Sugar and Kids: How Much is Okay in a Day

PUBLISHED WITH ANMUM™ ESSENTIAL -- Too much sugar is not sweet for the health. Here are a few tips on how to make the right choices for our kids 😮

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As parents, we try to raise our kids the best we can. And this includes ensuring that they grow up strong and healthy, which we try to accomplish by giving them the right foods, keeping them on a healthy diet, and minimising “not so good” or unhealthy food.

And one of such foods that have to be kept at a minimum from kids’ diets is sweets or added sugar. As kids, even our parents kept us away from it for a number of good reasons — tooth cavities and tummy aches among them. Now, sugar is getting the blame for more serious health consequences. Studies show that consuming too much sugar might increase risks of obesity, high blood pressure, diabetes, and even heart disease. Sadly though, both adults and kids consume too much of it, sometimes unconsciously, as sugars are sometimes not that easily identifiable in the food our family consumes.

How much sugar is okay?

The World Health Organisation recommends that adults and kids reduce their daily intake of free sugar to less than 10% of their total energy intake and further reduction to less than 5% of total energy intake for better health outcome. This means kids can only consume in a day:

1-3 years old: 2-2.5tsp

4-6 years old: 3 tsp

7-9 years old: 4 tsp

At the same time, Malaysian Dietary Guideline (MDG) for Children and Adolescents 2013 recommends that children aged 2 to 6 should have no more than 3 teaspoons of added sugar per day.

What are added sugars?

All forms of sugar, when broken down by our bodies, serve one purpose: provide energy and fuel for our brains and bodies. However, the sugar’s source and the nutrient density of the food are also important. So here is where the difference between natural and added sugar lies:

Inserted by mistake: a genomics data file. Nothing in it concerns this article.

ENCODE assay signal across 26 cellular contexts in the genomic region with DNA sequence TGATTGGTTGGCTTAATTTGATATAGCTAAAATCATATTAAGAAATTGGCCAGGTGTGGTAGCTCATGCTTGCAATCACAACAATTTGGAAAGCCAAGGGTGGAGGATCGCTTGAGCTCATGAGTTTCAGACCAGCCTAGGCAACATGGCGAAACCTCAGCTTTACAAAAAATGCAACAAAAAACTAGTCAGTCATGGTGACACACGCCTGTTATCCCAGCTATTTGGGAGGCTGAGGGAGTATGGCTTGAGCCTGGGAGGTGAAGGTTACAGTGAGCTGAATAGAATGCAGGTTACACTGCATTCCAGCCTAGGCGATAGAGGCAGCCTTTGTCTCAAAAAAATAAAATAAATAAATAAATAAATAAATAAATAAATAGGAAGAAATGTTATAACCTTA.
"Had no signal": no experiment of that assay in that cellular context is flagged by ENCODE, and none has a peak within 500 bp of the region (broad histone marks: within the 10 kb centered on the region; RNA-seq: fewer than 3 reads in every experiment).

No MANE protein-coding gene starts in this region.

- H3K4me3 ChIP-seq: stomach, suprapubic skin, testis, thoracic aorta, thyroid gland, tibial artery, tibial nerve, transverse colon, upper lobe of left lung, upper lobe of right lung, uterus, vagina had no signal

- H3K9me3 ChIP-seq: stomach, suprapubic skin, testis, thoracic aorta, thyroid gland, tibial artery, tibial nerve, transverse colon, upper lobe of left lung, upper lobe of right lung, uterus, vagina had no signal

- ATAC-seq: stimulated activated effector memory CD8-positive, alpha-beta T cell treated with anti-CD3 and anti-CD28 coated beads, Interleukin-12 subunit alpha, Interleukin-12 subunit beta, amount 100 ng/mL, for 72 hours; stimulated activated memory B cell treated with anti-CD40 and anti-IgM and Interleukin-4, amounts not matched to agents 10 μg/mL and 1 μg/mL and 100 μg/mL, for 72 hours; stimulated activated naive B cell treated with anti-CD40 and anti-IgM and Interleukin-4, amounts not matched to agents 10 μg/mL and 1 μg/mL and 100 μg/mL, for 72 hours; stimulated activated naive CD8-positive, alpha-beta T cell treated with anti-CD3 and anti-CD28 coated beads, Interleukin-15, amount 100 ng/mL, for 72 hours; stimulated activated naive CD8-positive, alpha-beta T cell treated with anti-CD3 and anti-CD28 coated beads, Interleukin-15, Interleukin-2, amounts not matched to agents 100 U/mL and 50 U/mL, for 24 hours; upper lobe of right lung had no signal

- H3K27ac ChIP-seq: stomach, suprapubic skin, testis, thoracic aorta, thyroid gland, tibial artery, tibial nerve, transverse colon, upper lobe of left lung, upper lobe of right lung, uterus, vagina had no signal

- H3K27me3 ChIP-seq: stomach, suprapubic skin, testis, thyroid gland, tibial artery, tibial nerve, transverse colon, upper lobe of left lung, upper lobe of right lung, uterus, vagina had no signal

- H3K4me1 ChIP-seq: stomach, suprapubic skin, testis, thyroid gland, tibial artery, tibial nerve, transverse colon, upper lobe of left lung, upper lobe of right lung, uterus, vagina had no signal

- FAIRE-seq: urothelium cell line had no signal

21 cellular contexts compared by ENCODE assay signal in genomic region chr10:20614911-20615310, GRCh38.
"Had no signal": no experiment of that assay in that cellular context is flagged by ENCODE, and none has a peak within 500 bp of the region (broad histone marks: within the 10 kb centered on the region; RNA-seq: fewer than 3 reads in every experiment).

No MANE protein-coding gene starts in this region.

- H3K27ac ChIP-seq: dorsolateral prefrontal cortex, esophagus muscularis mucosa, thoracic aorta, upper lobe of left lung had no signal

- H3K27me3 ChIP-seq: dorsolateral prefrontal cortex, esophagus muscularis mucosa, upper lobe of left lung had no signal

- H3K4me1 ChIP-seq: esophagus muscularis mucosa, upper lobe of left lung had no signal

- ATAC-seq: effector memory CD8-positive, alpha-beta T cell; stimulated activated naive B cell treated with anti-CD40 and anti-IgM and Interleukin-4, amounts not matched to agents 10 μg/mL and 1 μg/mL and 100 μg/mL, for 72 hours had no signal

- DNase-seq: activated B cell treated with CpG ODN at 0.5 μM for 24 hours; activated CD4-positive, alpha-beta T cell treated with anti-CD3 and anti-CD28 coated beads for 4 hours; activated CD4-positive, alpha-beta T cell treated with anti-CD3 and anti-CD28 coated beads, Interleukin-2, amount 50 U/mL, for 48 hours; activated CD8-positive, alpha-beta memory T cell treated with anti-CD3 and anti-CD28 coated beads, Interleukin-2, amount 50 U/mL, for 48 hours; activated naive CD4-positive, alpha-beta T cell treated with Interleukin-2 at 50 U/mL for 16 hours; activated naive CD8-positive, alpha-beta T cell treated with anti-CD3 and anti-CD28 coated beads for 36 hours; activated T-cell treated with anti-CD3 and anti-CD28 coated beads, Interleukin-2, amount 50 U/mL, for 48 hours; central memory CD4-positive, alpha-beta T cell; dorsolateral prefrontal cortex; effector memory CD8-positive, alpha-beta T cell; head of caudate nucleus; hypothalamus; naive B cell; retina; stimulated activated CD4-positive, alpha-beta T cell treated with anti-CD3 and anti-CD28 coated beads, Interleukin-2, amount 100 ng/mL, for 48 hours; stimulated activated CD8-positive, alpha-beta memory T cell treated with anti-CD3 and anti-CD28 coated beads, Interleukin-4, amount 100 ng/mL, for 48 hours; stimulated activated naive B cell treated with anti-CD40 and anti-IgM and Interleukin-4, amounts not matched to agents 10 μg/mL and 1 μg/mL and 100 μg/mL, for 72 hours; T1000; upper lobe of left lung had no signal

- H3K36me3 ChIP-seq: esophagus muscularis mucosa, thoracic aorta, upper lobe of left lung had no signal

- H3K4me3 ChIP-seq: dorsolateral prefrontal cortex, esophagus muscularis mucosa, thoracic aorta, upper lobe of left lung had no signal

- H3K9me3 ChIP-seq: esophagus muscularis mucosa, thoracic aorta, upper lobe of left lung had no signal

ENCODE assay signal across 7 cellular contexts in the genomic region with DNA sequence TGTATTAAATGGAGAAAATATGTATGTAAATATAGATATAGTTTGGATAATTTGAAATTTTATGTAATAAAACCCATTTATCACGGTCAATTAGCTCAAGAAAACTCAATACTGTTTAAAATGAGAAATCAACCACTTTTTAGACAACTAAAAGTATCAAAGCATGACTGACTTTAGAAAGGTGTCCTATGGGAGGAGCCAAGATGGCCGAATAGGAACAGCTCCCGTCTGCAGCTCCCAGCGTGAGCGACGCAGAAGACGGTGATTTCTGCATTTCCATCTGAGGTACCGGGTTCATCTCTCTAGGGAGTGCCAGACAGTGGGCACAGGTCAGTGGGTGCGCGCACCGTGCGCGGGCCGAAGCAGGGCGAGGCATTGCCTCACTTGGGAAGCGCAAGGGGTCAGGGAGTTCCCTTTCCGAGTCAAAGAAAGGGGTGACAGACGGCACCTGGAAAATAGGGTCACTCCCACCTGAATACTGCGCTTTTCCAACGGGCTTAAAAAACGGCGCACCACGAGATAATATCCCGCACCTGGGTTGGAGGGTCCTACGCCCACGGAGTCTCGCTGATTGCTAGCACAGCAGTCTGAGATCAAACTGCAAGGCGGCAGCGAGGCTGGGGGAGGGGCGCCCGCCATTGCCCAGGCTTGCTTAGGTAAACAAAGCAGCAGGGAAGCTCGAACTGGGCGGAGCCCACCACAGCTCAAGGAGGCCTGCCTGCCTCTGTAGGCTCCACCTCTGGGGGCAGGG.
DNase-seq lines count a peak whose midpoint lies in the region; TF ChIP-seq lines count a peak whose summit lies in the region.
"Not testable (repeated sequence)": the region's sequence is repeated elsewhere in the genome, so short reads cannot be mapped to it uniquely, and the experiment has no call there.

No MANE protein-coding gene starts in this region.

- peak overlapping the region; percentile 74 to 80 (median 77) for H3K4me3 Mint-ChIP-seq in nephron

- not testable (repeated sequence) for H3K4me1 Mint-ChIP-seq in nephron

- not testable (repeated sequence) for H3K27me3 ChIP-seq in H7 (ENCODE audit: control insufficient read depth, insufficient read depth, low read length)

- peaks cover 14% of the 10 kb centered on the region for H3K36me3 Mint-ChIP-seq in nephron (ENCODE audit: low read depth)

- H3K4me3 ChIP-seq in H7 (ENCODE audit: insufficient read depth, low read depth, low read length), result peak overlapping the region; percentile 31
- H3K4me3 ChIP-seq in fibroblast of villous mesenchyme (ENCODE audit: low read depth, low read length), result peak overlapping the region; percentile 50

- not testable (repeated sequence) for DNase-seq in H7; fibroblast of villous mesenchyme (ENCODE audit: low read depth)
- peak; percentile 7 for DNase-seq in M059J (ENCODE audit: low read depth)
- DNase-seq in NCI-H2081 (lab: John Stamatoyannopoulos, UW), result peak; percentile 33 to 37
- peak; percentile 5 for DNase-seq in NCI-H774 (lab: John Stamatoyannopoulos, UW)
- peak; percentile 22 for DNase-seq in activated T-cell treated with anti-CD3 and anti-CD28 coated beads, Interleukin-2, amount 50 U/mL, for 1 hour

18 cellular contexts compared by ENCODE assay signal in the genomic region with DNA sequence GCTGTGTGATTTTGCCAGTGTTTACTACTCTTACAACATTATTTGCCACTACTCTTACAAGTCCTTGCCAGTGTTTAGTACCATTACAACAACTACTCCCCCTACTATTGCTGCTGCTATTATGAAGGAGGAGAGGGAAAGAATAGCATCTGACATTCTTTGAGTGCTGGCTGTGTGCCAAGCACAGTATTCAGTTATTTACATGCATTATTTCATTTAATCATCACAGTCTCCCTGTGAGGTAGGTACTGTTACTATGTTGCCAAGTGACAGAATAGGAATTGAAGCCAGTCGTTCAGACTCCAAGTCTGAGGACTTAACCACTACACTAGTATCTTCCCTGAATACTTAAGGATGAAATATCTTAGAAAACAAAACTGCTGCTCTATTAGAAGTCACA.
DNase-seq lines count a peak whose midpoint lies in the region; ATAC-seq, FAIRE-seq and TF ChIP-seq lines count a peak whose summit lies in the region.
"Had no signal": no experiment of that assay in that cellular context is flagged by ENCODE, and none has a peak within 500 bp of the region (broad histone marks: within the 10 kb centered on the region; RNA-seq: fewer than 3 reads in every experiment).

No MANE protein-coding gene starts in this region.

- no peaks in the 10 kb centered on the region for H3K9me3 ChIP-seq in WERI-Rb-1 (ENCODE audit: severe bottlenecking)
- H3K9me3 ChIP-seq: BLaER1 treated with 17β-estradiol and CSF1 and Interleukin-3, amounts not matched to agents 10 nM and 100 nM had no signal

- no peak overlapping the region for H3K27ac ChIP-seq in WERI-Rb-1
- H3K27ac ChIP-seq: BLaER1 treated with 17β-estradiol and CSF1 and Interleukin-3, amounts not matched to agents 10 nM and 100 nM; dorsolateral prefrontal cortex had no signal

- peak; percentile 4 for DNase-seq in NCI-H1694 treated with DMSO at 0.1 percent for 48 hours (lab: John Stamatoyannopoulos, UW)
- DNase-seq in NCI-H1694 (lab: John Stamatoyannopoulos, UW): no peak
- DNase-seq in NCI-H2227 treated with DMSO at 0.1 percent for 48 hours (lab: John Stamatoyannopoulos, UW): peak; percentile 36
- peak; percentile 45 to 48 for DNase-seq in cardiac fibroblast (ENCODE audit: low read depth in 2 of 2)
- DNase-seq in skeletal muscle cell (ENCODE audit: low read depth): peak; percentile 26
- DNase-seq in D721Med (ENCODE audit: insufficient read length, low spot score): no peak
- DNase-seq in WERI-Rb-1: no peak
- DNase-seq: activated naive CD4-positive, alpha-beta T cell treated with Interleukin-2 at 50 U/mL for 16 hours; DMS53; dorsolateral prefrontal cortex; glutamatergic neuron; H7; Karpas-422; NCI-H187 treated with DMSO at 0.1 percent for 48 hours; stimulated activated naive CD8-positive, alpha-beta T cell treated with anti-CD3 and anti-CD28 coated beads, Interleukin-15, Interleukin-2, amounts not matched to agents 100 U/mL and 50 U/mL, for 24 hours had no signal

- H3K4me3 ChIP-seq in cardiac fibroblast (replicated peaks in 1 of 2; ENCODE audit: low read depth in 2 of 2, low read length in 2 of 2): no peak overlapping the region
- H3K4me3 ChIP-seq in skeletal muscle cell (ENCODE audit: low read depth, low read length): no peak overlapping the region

Natural sugar: This is sugars found in nutrient-dense whole foods such as fruit or milk that occur naturally.

Added sugar: On the other hand, added sugar are those sugars that added to food and beverages when they are processed or prepared. These sugars found in chocolates, sweets, desserts, and a number of popular snack foods.

So the best way for our family to stay within the allowable limits of sugar consumed per day is to prioritise and serve whole foods most of the time over high-sugar processed and packaged foods. Whole foods include poultry, meat, fish, vegetables, legumes, nuts, whole grains, and dairy products.

However, this is easier said than done, considering that convenience and ease of preparation are also key. Because let’s admit it, some days we just want to quickly throw something together, eat, and sleep. So having said that, how do we choose and decide on the best food choices for our family? Here are a few tips:

Read the ingredients.

The first and easiest thing to do is to check the ingredients list of each food product. Also, take note that ingredients are listed based on how much is included — with the most listed as first, to the least listed as last. Since our goal is to minimise sugar, we should be wary if any of these ingredients are listed, as these are sugar:

Time to check your kid’s milk.

Kids need milk as part of their balanced and healthy diet, but did you know that while lactose is a natural sugar found in milk, if it’s listed in the ingredients then it can be considered an added sugar. So it’s best for us parents to check our kids’ milk.

Anmum Essential is the only formulated milk powder for children with NO added sugars* and yet has 100% goodness of milk. With Anmum Essential, your kids are going to get key nutrients without added sugars.

Too much sugar can lead to serious health issues. So it’s best to check those labels and make the right choices, mamas!

*Sucrose, Glucose Syrup Solid, Corn Syrup Solid, Brown Sugar, Dextrose, Lactose, Fructose, Honey and White Sugar are defined as ‘sugars’ and ‘added sugars’ under CODEX Standard 212-1999 and CAC/GL23-1997. CODEX develops harmonised international food standards guidelines and code of practices.

Under Malaysia Food Regulations 1985, Sucrose, Brown Sugar, Dextrose, Glucose, Fructose, Honey are defined as sweetening substances.

Under Australia New Zealand Food Standard Code – Standard 1.1.2, Glucose Syrup, Maltodextrin, and similar products are defined as ‘sugars’

**Compared to the previous formulation.

References: Malaysian Dietary Guidelines, WHO, BabyGourmet, Healthline 

*All content in this article should be taken as for informational purposes only and should not be considered as medical advice. Always seek the direct advice of a medical professional for any health issues or concerns.

*Published with Anmum™ Essential

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